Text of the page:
By almost any definition, Michael Holmes’ career had been a success story. The first of his family to attend college, Michael Holmes, AB ’79, went on to become a partner at Edward Jones, heading the company’s HR division. Under his leadership, Edward Jones achieved the No. 1 spot in Fortune’s 100 Best Companies to Work For. At age 46, Holmes retired to volunteer his time with nonprofit organizations that made a difference in people’s lives.
A year later, after finding the nonprofit pace slower than expected, Holmes accepted a leadership role with Express Scripts. He began by running the firm’s HR function and was soon managing $2 billion worth of subsidiary businesses along with many of the corporate staff groups and leading strategy for the firm. But something was still missing: He was looking for a greater purpose in his life.
Then, during an act of prayer, Holmes’ true calling was revealed to him. “God spoke to me that morning. There was no doubt in my mind,” says Holmes, who was then in his 50s. “He put it in my heart to take Rx Outreach, a small part of my portfolio, and spin it off as a nonprofit.”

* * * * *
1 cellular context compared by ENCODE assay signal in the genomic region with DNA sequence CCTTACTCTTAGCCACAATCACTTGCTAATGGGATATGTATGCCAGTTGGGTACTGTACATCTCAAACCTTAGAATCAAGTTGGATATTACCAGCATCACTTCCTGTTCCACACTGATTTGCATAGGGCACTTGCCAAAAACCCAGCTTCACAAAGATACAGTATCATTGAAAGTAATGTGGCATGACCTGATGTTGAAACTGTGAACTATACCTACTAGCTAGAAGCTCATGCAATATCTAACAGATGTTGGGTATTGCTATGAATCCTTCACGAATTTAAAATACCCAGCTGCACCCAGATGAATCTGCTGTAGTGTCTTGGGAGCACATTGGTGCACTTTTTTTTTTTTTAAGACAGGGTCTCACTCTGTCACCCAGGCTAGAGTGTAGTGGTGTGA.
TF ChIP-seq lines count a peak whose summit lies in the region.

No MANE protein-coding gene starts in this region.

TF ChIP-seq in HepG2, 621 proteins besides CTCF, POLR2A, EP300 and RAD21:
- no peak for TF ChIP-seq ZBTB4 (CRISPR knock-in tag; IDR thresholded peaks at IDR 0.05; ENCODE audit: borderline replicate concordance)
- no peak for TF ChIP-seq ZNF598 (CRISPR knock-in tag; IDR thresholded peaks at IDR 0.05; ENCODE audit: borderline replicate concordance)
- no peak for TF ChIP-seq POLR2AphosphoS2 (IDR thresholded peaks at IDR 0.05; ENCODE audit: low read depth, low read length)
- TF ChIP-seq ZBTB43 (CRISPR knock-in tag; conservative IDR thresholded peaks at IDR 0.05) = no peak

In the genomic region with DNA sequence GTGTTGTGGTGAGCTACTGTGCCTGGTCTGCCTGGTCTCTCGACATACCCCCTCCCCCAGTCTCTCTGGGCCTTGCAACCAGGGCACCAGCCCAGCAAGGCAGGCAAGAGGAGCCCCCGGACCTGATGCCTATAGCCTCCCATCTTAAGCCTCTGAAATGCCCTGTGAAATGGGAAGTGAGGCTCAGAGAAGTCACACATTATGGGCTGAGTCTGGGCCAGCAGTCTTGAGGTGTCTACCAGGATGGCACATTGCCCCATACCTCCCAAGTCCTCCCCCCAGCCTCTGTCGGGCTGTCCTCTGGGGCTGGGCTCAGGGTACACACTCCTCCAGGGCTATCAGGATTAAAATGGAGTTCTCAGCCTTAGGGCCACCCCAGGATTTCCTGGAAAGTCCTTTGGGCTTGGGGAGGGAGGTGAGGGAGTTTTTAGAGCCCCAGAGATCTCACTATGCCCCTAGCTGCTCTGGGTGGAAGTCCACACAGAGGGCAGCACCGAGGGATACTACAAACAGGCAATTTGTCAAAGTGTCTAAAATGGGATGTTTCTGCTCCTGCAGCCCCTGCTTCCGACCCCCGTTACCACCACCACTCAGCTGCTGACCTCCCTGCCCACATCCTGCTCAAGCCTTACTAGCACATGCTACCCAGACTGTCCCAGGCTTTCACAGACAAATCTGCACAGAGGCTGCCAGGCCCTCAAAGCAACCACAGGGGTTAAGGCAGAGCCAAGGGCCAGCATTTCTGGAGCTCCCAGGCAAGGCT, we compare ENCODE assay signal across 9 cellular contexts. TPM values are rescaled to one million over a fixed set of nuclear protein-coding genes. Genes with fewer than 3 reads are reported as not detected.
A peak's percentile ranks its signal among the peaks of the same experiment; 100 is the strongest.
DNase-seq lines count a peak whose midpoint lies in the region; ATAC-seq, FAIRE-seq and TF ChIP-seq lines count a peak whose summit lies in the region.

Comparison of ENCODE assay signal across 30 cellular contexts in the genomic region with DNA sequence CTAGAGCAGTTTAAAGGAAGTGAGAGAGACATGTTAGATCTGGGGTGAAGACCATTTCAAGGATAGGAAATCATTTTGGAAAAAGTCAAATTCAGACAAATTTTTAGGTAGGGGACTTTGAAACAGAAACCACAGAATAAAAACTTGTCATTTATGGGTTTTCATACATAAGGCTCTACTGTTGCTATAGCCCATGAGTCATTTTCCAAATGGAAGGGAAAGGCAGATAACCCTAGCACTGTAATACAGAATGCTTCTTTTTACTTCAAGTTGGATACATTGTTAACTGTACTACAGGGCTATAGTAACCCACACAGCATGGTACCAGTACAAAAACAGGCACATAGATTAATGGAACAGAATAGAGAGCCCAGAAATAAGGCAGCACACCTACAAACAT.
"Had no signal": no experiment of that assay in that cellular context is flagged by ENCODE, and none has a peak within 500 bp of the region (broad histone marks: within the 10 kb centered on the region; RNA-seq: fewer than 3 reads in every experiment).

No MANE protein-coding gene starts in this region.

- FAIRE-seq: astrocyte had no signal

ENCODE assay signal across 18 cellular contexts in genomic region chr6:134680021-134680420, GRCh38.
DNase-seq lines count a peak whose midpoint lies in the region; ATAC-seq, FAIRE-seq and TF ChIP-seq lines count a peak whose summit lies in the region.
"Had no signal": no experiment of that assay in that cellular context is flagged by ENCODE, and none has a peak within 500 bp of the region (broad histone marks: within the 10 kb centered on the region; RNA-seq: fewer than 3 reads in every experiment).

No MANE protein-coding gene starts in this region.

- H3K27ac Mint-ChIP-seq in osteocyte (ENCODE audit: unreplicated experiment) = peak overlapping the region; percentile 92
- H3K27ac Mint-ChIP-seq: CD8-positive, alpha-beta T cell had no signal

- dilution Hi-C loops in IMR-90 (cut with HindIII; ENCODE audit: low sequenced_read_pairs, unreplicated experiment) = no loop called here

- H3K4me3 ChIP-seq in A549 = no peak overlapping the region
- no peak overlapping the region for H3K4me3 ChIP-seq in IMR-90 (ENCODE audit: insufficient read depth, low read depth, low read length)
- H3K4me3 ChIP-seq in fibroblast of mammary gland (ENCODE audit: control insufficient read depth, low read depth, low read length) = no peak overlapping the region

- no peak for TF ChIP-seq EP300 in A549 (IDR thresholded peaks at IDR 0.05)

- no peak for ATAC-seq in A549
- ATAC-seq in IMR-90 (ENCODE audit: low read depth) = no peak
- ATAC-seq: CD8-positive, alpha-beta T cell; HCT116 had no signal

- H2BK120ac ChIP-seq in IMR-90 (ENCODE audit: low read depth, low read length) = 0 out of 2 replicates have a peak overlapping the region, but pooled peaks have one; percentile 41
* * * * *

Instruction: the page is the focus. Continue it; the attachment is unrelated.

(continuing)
Within a few months, Holmes founded Rx Outreach as a stand-alone company that makes prescription drugs affordable and accessible for the underprivileged. He then retired from Express Scripts to dedicate himself to this new mission. (The organization’s motto is “Honoring God by serving others.”)
With a generous donation from Express Scripts, which at the outset contributed $7 million worth of equipment and supplies, Holmes assembled a team including pharmacists, patient service representatives and technical support personnel that could deliver these heavily discounted drugs to those in need. He also established partnerships with pharmaceutical companies willing to donate drugs outright or sell them at greatly reduced cost. Now with 40,000 patients a year, Rx Outreach has helped patients save nearly $1 billion.
In just one of thousands of examples, a retired teacher who lives on a farm with her husband couldn’t afford Plaquenil, a brand medication, for her rheumatoid arthritis. Without it, she was faced with moving to a nursing home since her husband couldn’t take care of her. By lowering the cost from $600 a month to $35 for two months’ treatment, Rx Outreach made it possible for her to remain at home.
“When you’re on the phone with patients,” Holmes says, “and you hear stories about how they wouldn’t be able to make it without their medication, or you get a thank you letter from someone who says, ‘Look, my husband just died, but you kept him alive 10 years longer than he ever would have lived by making his medicine affordable,’ it touches your heart and makes you say, ‘OK, this makes sense for us.’”